U.S. Wheat Associates (USW) supports free trade through multilateral, regional and bilateral trade agreements. USW works closely with the USDA Foreign Agricultural Services (FAS) and the Office of the U.S. Trade Representative (USTR) to ensure favorable terms for wheat exports in all trade negotiations.
- United States and Japan
The U.S.-Japan Trade Agreement took effect on January 1, 2020. The agreement provides U.S. wheat the same access that is given to Australia and Canada under the Comprehensive and Progressive Trans-Pacific Partnership (CPTPP).
CPTPP entered into effect on December 30, 2018, which gave Australia and Canada preferential access to the Japanese market. Australia and Canada are the largest competitors for the United States in this market. Without the U.S.- Japan Trade Agreement, the tariff differential had the potential to cut U.S. wheat exports to this very important market for U.S. wheat farmers.
U.S. wheat supplies almost half of Japan’s wheat imports, which are valued at more than $600 million, or about 10 percent of the U.S. export market.
- United States, Mexico and Canada
U.S. Wheat Associates welcome the recent ratification by all three countries of USMCA.
USMCA provides many benefits to U.S. wheat farmers by retaining tariff-free access to imported U.S. wheat for long-time flour milling customers in Mexico and important progress towards more open commerce for U.S. wheat farmers near the Canadian border by allowing wheat from varieties registered in Canada to receive reciprocal grading treatment.
Other measures that benefit the wheat industry include the Agreement’s language around agricultural biotechnology which supports 21st Century innovations in agriculture and new language to strengthen disciplines for science-based sanitary and phyto-sanitary (SPS) measures.
USMCA is the successor agreement to the North American Free Trade Agreement (NAFTA). NAFTA entered into force on January 1, 1994 and was unquestionably one of the most beneficial agreements for U.S. wheat farmers. Tariffs on U.S. wheat went to zero, spurring fantastic growth in the Mexico milling industry, which is now one of our largest buyers. With U.S. wheat farmers facing financial hurdles, open access to the Mexican market is more than ever.
- United States and China
U.S. Wheat Associates welcomed Phase 1 of the U.S.-China agreement announced in January 2020. The agreement contains additional rules governing China’s tariff rate quota (TRQ) administration. Chinese policies have long frustrated the use of the wheat TRQ, which eventually led to the U.S. case at the World Trade Organization (WTO) challenging those policies. The new TRQ provisions should ensure better TRQ usage and allow more Chinese millers to access U.S. wheat supplies.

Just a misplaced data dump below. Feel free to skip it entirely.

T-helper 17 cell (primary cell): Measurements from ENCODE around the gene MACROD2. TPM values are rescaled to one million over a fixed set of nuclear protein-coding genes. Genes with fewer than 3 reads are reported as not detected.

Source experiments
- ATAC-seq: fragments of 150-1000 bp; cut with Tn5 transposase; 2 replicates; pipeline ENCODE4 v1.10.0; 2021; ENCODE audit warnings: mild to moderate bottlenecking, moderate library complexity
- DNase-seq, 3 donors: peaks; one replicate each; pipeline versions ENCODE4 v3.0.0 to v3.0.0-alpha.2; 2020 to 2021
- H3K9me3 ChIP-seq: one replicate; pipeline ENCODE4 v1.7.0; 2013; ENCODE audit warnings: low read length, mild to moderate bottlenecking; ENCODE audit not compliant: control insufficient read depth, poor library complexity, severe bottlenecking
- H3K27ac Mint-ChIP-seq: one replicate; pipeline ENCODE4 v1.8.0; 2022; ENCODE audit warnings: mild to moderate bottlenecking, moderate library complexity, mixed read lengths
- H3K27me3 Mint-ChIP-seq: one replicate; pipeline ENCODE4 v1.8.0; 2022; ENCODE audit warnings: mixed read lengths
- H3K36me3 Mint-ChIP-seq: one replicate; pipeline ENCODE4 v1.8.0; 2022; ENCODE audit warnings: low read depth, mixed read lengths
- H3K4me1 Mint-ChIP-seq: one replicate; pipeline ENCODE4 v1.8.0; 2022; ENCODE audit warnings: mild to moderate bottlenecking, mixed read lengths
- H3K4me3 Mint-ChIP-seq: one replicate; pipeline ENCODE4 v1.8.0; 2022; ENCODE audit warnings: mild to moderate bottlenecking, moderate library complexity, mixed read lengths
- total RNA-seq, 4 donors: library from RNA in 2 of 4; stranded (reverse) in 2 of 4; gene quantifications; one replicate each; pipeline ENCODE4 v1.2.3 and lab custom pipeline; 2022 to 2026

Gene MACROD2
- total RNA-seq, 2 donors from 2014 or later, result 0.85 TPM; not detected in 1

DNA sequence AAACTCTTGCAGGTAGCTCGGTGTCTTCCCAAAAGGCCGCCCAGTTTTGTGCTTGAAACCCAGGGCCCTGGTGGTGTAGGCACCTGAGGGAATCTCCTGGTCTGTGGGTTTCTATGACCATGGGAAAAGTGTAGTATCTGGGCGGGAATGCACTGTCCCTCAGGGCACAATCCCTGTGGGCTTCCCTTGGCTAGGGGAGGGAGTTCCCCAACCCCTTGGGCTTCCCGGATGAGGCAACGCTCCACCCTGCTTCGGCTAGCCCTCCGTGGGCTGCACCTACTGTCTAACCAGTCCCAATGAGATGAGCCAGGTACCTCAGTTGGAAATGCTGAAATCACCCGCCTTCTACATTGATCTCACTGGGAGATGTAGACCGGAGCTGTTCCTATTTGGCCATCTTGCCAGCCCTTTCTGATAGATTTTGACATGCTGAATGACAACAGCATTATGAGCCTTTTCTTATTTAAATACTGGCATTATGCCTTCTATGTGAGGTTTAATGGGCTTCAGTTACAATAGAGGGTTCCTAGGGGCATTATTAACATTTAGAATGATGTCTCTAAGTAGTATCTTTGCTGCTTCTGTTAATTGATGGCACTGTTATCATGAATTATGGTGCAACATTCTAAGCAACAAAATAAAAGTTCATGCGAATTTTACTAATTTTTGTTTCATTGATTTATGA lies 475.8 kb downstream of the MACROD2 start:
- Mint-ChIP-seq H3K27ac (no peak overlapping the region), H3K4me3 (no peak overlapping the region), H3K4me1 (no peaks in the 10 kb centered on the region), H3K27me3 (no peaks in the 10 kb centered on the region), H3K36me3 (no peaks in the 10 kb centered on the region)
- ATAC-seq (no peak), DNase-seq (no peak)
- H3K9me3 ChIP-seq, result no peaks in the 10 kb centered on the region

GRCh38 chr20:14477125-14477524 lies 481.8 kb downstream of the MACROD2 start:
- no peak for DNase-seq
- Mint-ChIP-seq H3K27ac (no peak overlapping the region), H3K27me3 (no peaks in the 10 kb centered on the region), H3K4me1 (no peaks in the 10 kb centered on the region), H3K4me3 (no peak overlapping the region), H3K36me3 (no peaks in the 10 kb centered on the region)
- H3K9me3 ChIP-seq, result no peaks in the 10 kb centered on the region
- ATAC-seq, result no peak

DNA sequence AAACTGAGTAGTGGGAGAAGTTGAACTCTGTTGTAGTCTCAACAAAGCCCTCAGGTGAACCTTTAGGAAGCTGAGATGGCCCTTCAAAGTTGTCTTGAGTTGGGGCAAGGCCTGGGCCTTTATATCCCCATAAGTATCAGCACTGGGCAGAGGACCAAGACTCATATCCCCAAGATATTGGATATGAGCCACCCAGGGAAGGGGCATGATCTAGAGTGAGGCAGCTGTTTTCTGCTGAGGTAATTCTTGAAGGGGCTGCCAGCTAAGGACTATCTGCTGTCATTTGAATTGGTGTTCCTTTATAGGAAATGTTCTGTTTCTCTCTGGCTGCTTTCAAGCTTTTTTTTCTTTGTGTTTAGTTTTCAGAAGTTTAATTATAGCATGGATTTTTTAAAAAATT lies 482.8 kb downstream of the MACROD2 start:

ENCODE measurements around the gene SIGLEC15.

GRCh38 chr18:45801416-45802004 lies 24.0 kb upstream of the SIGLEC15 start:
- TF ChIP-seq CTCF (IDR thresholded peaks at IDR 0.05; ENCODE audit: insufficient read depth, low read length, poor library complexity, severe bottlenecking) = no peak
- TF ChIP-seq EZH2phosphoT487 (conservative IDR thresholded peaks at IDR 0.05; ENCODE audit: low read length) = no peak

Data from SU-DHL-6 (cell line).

While the deal didn’t directly lift retaliatory tariffs on U.S. agricultural products, it did open a path for importers to apply for exemptions, hopefully leading to the re-opening of China’s imports of hard red winter (HRW), hard red spring (HRS), and soft white (SW) wheat, which were increasing before the tariffs went into effect in March 2018.
The United States won two cases filed against China in the WTO. In late 2016, the United States took a case against China in the WTO on unfair domestic support and market access that distorts the market and disadvantage U.S. agricultural producers of wheat, corn, and rice. The U.S. wheat industry depends on favorable resolutions to these disputes and other trade negotiations with China.
U.S. Wheat Associates commentary:
- United States and Europe
The United States and the European Union (EU) held negotiations on the Transatlantic Trade and Investment Partnership (TTIP) between 2013 and 2016. TTIP talks have since stalled and the U.S. has agreed to separate negotiations with the United Kingdom (UK) and the remaining 27 members of the EU.
- World Trade Organization (WTO)
The World Trade Organization (WTO) provides a framework for trade negotiations, settling trade disputes, and transparency of trade measures for more than 160 countries that are WTO members. All of these elements create a more predictable environment for buyers and sellers engaged in wheat trade.
Particularly crucial for wheat trade are the WTO Agreement on Agriculture and Sanitary and Phytosanitary Agreement, among others. These agreements govern domestic support programs, import tariffs, tariff rate quotas, phytosanitary measures, export subsidies and several other aspects of agricultural trade.
U.S. Wheat Associates’ priority for WTO negotiations is to improve market access for the wheat industry by lowering tariffs and removing non-tariff barriers. Another priority is to address the rise of non-compliant domestic support in developing countries, such as through the China domestic support case and the India counter notification.
While the failure of the Doha Round means countries need to reassess how to move multilateral trade negotiations forward, the WTO remains an important institution to provide transparency, settle disputes, and liberalize trade.
- Other Trade Agreements
Currently, the United States has 14 free trade agreements (FTAs) in place covering 20 countries, most of which are net importers of wheat. Click here for a list of completed U.S. free trade agreements.
U.S. Wheat Associates (USW) has always supported negotiating new trade agreements as the best way to lock in duty-free access while preventing competitors from gaining preferential advantages. However, less than 40 percent of U.S. wheat trade is covered under FTAs, underscoring the need for new negotiations with new FTA partners.
Learn more about the need for new trade agreements here.